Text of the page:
This report looks at America's Pre-K-12 public schools -- from the perspective of what Americans are reading and hearing in their local newspapers and media broadcasts. Sifting through these on-the-ground accounts revealed that there is indeed a growing crisis in America's public schools that hinges on two factors: state austerity budgets that cut funds from services to students and families, and new policies redirecting tax dollars meant for public schools to charters.
When states tighten their fiscal belts, public schools suffers, especially with regard to class size, early childhood education, and arts programs, according to a new study released Thursday by the Campaign for America's Future.
At the Edge finds that 80 percent of the districts surveyed eliminated teaching positions and more than half were forced to increase class sizes as a result of the state's $1.3 billion cut. It's plain and simple, school cuts HURT. The hurt is even greater because New York students are being robbed of learning opportunities as part of a budget pushed by Gov. Cuomo that gives millionaires a $5 billion tax break. Read and share the report. Stay informed. New York's example can't be repeated in other states.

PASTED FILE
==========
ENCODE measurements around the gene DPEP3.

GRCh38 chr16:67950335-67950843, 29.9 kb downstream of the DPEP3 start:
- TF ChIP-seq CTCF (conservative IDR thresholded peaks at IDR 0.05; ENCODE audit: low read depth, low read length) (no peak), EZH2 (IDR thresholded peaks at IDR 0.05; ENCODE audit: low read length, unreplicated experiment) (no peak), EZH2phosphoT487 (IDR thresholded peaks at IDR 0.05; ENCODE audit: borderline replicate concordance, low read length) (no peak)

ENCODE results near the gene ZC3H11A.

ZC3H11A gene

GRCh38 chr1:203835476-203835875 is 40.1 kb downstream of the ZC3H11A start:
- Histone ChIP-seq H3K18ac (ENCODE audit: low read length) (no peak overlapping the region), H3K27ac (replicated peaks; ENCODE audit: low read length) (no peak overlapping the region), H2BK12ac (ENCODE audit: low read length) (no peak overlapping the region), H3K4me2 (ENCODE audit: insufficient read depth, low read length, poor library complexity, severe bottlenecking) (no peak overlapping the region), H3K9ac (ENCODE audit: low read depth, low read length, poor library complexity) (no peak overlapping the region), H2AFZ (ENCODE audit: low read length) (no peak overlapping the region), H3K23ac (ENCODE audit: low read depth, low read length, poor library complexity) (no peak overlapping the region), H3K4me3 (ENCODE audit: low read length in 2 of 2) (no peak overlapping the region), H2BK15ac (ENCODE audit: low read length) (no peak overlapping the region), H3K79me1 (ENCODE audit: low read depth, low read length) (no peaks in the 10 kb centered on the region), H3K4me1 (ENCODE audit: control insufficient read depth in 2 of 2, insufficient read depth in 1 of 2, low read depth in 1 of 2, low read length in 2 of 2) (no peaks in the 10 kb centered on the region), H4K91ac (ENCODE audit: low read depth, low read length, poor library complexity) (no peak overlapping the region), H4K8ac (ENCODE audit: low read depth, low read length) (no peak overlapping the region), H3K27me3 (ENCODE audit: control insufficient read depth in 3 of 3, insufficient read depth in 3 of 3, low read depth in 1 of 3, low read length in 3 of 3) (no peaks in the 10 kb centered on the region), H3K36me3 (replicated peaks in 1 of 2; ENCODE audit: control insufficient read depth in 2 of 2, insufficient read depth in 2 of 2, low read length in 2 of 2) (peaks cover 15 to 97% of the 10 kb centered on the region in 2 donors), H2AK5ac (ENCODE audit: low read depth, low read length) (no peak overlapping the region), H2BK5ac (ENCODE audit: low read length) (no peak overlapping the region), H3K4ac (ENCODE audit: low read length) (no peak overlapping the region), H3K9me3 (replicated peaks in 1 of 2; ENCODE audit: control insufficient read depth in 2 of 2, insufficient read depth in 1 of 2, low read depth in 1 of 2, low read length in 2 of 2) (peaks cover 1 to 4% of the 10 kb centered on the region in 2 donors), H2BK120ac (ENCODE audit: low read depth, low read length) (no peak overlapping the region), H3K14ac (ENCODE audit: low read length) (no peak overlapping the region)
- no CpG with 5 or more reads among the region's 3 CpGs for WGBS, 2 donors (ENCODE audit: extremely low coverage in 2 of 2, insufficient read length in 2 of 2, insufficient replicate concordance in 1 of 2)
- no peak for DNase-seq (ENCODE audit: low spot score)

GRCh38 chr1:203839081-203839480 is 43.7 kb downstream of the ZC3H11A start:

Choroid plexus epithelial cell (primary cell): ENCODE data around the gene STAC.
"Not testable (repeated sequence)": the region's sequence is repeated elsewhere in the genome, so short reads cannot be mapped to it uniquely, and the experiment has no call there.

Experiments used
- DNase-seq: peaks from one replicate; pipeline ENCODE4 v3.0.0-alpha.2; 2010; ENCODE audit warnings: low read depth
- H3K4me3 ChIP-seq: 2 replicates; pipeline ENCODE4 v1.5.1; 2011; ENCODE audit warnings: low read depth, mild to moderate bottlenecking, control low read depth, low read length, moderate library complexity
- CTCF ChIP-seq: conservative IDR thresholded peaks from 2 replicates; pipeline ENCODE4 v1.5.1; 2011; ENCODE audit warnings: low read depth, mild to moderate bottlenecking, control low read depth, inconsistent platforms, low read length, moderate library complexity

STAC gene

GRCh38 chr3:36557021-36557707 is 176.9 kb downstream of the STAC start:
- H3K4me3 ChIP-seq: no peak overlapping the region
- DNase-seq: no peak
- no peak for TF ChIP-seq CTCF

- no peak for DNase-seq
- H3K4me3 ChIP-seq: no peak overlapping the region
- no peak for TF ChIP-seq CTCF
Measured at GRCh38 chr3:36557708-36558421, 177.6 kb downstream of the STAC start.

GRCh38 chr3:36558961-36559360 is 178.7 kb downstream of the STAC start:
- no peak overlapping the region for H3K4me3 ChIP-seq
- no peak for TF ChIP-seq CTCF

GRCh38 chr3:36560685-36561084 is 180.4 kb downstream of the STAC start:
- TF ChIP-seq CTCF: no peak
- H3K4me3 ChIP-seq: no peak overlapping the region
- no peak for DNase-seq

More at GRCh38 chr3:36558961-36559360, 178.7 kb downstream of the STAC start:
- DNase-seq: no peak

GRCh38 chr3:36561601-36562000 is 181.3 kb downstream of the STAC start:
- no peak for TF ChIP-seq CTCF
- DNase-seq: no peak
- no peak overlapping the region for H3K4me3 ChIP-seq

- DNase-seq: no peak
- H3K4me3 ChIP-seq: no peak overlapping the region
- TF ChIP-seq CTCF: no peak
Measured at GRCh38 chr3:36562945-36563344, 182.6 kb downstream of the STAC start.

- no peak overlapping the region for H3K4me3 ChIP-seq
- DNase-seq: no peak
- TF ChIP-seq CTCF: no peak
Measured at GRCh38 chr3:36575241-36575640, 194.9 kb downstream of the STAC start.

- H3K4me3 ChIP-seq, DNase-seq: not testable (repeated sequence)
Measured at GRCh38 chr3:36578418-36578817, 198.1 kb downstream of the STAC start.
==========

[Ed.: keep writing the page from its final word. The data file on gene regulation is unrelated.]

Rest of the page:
"Parent Triggers," says education historian Diane Ravitch in a recent piece for Education Week, are "another one of those deceptive schemes that comes packaged with an alluring name, but whose true purpose is to undermine public education."
Talk about a pipeline to prison.
In a new study released Wednesday, Daniel Losen, a senior education law and policy associate at UCLA's Civil Rights Project, traces the educational consequences of harsh disciplinary measures that are doled out unevenly to students of color.
Parent involvement in public schools ought to be encouraged, right?
Unfortunately one of the programs designed to increase parent involvement has just lost its federal funding, write Arnold Fege and Edwin Darden in a Washington Post column. Directors at the Public Education Network and Appleseed Network respectively, Fege and Darden lay out the consequences of the Department of Education's recent decision to defund more than 60 percent of Parent Inolvement and Resource Centers (PIRCs).
In a new report, the Pew Center on the States challenges the assumption among policy-makers that education reform should focus on K-12 programs. Rather, the study suggests that providing high-quality pre-K programs is critical in laying the foundation for a child's education.
This report, released by The Pew Center on the States, urges our nation’s policymakers to move our public education from a K-12 to a Pre-K-12 system. The report outlines how starting children earlier will be more effective in developing the knowledge and skills they need to succeed in school.
A new study by Georgetown University Center on Education and the Workforce confirms that the value of a college degree is increasing. The study shows that people with bachelor’s degrees earn 84 percent more over a lifetime than those with only a high school diploma, up from 75 percent in 1999. Read more>.